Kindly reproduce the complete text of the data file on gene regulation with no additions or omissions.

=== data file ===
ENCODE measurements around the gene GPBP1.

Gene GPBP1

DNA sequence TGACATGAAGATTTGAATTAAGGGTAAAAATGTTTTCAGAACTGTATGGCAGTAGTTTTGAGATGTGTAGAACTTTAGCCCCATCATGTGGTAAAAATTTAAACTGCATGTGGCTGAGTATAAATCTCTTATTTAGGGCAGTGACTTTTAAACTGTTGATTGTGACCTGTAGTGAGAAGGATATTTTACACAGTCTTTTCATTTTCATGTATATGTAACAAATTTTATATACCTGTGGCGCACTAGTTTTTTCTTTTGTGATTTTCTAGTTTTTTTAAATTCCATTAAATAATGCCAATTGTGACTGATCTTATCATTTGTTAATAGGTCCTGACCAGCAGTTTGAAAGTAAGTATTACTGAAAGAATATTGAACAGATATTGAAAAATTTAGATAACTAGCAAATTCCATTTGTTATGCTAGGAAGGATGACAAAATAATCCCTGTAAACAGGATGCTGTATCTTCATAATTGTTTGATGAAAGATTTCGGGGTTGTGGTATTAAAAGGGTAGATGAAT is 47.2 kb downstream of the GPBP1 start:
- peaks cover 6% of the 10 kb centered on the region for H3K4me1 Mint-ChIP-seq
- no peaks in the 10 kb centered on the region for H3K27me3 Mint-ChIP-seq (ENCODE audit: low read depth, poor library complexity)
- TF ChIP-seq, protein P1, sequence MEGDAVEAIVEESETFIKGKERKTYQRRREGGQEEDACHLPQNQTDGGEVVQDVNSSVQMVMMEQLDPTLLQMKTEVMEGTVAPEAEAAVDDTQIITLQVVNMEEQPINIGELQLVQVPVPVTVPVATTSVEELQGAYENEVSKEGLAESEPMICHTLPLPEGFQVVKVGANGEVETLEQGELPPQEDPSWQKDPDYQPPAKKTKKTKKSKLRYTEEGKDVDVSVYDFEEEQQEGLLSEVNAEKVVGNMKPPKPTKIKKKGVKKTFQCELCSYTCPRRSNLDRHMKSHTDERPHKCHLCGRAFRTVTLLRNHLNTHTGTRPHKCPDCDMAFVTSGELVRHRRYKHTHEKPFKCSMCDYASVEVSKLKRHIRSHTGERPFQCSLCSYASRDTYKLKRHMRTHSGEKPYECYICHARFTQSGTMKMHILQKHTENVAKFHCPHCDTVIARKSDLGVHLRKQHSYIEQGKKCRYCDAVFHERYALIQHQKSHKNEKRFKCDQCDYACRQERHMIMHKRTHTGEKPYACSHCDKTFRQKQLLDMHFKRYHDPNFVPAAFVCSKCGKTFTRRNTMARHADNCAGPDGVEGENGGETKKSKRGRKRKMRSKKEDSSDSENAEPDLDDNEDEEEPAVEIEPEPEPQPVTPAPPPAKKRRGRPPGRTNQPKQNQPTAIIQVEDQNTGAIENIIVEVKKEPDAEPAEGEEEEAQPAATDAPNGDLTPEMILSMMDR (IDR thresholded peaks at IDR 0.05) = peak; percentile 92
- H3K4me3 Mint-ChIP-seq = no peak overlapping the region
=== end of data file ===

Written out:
ENCODE measurements around the gene GPBP1.

Gene GPBP1

DNA sequence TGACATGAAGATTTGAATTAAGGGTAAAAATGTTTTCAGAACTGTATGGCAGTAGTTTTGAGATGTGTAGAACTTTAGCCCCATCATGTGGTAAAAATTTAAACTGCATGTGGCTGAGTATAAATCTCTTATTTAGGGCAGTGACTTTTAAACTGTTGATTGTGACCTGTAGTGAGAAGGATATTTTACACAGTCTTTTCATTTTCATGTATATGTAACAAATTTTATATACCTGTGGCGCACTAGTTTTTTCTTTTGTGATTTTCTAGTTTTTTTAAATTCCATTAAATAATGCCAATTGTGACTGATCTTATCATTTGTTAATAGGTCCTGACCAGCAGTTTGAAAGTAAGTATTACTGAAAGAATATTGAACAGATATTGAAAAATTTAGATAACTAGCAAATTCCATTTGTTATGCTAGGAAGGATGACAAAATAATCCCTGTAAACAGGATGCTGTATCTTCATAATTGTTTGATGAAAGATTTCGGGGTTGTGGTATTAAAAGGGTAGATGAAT is 47.2 kb downstream of the GPBP1 start:
- peaks cover 6% of the 10 kb centered on the region for H3K4me1 Mint-ChIP-seq
- no peaks in the 10 kb centered on the region for H3K27me3 Mint-ChIP-seq (ENCODE audit: low read depth, poor library complexity)
- TF ChIP-seq, protein P1, sequence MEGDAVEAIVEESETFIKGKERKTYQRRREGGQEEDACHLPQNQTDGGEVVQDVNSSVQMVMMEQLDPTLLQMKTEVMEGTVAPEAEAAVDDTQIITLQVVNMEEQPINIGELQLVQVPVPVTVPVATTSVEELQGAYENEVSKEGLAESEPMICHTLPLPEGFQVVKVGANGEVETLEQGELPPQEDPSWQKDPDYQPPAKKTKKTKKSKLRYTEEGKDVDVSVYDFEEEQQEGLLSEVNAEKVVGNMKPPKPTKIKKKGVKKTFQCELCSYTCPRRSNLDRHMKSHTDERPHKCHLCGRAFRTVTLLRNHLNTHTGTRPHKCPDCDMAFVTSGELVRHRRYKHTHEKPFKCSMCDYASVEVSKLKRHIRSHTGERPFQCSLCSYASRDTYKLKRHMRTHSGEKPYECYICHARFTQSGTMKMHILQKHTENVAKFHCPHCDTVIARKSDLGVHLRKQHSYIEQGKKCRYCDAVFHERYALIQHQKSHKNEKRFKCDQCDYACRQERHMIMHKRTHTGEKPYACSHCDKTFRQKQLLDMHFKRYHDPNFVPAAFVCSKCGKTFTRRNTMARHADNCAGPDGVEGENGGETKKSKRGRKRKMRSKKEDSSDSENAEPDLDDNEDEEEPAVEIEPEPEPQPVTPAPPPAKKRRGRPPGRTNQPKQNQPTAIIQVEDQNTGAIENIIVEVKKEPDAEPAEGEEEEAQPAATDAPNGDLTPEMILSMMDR (IDR thresholded peaks at IDR 0.05) = peak; percentile 92
- H3K4me3 Mint-ChIP-seq = no peak overlapping the region